When a couple decides that they have found their ‘soul mate,’ or their ideal partner with whom to share the rest of their lives, counselling is rarely the first thing that they consider. So why would someone chose to take this step?Marriage and all other permanent relationship pairings have changed as people’s expectations and aspirations have also changed along with the revolution in social structures, over the last few generations. It has now become a ‘throw-away’ world where things that no longer work are quickly discarded and this includes marriage.
Surprisingly, many people assume that marriage will be capable of dealing with the inevitable problems that arise despite the comparative ease of separation and divorce. Women, in particular, are now rarely dependant upon a partner to completely financially support them and there are many exterior support agencies available in comparison to, say, the 1950s.
Another contributing factor to the breakdown of permanent relationships, is the emphasis on the ‘individual’, in today’s society. There are many courses run and self help books offered, to help the individual ‘find’ themselves. Learning to live as a couple or as a family unit has perhaps, become less of a priority.
Why do people choose to get married/ commit to a permanent relationship? Sometimes it is for the wrong reasons and they may not be always consciously be aware of them. Pre-marital counselling can help couples to look at the underlying reasons for their desire to marry.
Here are some of the negative reasons for marriage:
- Low self esteem which is boosted by someone having chosen you as special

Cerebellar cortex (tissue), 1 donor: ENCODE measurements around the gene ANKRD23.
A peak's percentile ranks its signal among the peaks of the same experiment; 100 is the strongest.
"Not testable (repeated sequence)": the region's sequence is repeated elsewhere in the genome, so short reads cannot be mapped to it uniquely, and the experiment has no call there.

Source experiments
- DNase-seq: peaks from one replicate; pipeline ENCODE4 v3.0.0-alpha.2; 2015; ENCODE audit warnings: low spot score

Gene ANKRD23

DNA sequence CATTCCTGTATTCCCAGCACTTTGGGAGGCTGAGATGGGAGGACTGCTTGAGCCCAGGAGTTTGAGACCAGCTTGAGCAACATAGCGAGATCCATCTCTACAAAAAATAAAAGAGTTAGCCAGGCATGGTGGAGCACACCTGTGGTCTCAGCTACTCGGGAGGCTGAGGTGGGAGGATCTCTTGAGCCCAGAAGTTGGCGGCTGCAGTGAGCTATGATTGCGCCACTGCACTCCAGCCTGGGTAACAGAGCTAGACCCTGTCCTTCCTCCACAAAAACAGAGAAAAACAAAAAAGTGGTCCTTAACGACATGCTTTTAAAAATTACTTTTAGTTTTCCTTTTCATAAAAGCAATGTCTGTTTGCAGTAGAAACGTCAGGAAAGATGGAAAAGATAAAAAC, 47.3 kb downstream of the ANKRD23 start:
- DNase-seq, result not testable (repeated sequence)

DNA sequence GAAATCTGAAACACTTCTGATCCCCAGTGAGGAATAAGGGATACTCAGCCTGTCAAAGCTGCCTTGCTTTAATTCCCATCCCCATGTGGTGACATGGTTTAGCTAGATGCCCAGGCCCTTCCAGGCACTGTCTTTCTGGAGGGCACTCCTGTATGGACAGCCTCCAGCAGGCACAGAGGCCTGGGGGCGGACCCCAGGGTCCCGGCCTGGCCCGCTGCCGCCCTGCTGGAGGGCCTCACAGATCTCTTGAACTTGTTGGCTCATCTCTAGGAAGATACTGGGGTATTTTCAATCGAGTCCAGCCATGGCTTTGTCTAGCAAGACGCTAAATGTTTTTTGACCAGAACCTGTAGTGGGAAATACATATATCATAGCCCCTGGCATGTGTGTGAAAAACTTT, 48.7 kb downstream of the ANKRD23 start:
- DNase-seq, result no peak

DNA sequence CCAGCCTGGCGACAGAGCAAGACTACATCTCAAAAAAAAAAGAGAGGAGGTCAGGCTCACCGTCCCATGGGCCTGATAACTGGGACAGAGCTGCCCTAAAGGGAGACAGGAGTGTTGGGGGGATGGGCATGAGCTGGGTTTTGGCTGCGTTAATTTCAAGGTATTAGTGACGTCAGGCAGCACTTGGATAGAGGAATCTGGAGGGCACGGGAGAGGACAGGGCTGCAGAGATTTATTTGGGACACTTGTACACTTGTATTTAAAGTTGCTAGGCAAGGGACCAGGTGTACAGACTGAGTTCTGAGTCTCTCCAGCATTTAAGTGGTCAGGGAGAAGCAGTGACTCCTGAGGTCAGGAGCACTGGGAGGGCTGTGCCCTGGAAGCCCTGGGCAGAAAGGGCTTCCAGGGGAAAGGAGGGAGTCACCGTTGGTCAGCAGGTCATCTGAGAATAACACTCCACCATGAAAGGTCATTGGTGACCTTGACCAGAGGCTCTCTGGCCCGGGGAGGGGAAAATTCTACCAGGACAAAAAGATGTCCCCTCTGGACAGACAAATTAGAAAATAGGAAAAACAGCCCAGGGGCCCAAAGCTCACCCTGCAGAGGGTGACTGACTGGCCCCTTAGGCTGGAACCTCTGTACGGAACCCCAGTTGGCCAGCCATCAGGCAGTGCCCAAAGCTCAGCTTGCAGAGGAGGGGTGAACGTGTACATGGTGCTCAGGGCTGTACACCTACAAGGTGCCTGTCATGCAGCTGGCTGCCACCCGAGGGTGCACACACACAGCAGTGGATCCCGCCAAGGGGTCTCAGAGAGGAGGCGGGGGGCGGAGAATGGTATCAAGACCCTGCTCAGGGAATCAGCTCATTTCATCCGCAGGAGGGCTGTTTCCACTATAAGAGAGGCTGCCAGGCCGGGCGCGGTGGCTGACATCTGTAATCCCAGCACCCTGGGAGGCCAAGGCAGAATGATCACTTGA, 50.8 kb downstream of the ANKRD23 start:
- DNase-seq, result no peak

- Sexual frustration
- Financial problems
- A desire to escape from an unhappy situation
- Sharing a common problem/ serious life experience
- Family pressure
- A fear of being single after previously being married
- Fear of losing a ‘good catch’
- The idea that the partner is pliable, can be changed after marriage
Pre-marital/ pre-commitment counselling explores the reasons why couples have decided to commit to a permanent relationship and the depth of knowledge that they share about each other’s ambitions, hopes and fears. It asks whether they have discussed relevant topics that will affect their future together, such as:
- Children – when, how many, who will be the primary carer
- Finances – managed jointly or to be kept separate
- Saving for a home and /or holidays
- Dealing with conflict – how does each family of origin ‘do’ conflict
- Career plans for both partners
- Religious/spiritual beliefs
- Education for selves and children
- Common values in behaviour, lifestyles
- Common interests and hobbies
- Political views
- Common goals, both short and long term
- Sexual compatibility
- How to deal with the in-laws, previous partners or children from previous relationships
Marriage is something that has to be constantly worked at to stay fresh, healthy and alive. Being ‘in love’, is not enough if you don’t also relate to and respect each other. Marriage is also dynamic – forever changing in ways that could be positive or negative. Pre-commitment counselling can help couples to understand the base for a strong relationship and the inevitable stages that it will go through as it matures.
Here’s a pre-relationship quiz which might be interesting to you.